UDOT’s shop is great for providing diverse work experiences.  “Just look at the variety of stuff we have in this shop,” says John Service, UDOT Journeyman Mechanic, as he points to the assortment of heavy equipment undergoing repair. Service has worked closely with Brandt and appreciates his great attitude and willingness to learn.

Intern Raymond Benter has been at other work sites besides UDOT’s shop. He says moving from site to site helps build his skill sets, learn to adapt and “really know what it’s like to work.”

Benter is willing to “get right in there and do his job,” says Truck Shop Supervisor Jeff McCleery. “He’s willing to learn, listen and he has a good skill level and good attitude.”

Interns will spend about six weeks at UDOT before moving to another work site.

A new national performance metric will help fleet managers make decisions about retaining core equipment.

Departments of transportation are facing many of the same issues, including limited budgets, new emissions and mileage regulations and the need to manage life-cycle costs. At the same time, equipment costs are increasing, making it challenging for departments of transportation to replace aging vehicles.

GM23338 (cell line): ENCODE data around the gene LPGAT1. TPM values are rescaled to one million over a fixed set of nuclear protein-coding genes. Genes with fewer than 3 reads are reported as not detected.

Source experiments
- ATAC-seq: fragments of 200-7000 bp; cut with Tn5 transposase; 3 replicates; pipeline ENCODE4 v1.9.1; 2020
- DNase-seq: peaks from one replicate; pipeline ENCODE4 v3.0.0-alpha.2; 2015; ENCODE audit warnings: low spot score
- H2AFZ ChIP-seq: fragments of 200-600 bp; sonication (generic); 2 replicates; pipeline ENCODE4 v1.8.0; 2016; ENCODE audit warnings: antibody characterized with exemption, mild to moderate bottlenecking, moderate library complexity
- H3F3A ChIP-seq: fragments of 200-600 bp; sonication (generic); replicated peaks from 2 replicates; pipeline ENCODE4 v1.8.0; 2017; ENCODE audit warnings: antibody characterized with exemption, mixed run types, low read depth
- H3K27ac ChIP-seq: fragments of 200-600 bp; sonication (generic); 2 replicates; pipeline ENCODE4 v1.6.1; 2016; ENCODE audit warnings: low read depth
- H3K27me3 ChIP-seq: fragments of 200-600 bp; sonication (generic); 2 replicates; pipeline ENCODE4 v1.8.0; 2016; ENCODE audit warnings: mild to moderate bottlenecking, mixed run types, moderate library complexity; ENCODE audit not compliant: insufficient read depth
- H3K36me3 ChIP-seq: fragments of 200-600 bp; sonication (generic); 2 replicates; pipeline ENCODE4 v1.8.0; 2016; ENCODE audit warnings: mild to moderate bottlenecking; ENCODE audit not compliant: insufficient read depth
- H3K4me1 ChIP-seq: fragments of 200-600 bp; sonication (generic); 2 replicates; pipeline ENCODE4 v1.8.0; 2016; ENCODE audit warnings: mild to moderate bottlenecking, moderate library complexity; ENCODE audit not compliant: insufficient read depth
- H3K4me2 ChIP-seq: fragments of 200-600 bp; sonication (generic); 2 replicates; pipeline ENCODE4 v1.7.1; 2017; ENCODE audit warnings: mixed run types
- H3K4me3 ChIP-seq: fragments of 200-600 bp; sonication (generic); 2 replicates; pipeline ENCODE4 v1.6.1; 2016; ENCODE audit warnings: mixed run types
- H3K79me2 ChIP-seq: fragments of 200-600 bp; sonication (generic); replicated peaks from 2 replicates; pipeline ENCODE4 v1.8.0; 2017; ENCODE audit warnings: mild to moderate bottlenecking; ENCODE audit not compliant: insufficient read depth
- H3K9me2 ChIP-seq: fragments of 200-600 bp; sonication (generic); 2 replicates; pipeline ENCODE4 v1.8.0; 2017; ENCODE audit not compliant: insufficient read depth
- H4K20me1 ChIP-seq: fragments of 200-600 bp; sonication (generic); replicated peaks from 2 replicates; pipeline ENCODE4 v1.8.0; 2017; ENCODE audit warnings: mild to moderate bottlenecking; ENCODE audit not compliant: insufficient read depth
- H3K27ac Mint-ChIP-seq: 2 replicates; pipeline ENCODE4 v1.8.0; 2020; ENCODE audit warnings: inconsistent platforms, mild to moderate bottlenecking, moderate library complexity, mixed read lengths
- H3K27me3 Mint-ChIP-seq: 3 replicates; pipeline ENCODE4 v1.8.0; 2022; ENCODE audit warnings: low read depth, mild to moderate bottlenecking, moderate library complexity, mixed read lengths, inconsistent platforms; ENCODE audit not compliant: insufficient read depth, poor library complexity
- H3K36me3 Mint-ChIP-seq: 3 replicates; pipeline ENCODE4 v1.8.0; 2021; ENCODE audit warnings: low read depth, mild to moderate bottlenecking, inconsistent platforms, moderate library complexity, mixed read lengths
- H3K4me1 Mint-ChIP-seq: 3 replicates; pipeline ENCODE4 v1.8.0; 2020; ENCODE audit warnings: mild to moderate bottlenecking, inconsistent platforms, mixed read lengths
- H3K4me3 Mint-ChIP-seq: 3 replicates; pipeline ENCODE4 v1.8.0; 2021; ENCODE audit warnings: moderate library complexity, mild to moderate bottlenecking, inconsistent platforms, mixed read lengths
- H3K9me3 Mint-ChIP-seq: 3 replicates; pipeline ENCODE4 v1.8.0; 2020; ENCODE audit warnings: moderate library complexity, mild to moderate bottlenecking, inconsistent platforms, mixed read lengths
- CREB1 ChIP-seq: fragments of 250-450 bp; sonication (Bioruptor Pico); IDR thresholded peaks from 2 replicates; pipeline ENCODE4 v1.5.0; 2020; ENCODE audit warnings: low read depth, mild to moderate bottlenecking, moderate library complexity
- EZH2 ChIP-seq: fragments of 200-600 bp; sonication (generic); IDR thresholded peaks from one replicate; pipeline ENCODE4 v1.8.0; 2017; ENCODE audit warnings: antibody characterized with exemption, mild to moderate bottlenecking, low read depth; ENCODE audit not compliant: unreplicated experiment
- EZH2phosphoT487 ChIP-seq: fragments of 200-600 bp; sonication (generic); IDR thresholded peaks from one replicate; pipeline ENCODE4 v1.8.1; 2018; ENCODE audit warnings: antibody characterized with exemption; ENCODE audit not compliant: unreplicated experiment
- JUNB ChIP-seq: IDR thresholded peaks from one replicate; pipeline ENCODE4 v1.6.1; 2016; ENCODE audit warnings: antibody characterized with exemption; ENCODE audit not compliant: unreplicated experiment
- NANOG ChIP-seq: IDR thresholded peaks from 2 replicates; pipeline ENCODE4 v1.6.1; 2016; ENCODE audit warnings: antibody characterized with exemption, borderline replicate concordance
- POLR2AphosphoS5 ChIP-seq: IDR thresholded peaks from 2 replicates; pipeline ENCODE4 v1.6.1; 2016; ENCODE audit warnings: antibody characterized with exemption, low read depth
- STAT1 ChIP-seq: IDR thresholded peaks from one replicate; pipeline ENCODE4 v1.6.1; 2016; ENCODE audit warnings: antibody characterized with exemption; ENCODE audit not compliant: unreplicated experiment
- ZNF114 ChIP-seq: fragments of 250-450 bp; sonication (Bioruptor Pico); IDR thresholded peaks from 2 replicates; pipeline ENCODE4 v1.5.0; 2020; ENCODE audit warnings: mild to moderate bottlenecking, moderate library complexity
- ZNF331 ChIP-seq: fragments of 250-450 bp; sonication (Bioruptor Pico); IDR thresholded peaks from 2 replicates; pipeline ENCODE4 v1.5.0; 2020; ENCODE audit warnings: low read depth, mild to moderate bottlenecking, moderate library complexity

AASHTO’s Equipment Management Technical Services Program recently sponsored the First National Equipment Fleet Management Conference. The event brought experts together to share the best practices from the nation’s departments of transportation. An important outcome of the conference is the development of a national metric that will provide “a high-level snapshot” of how departments of transportation are managing equipment life cycles, according to a problem statement issued by the EMTSP.

Departments of transportation are facing many of the same issues, including limited budgets, new emissions and mileage regulations and the need to manage life-cycle costs. At the same time, equipment costs are increasing, making it challenging for departments of transportation to replace aging vehicles.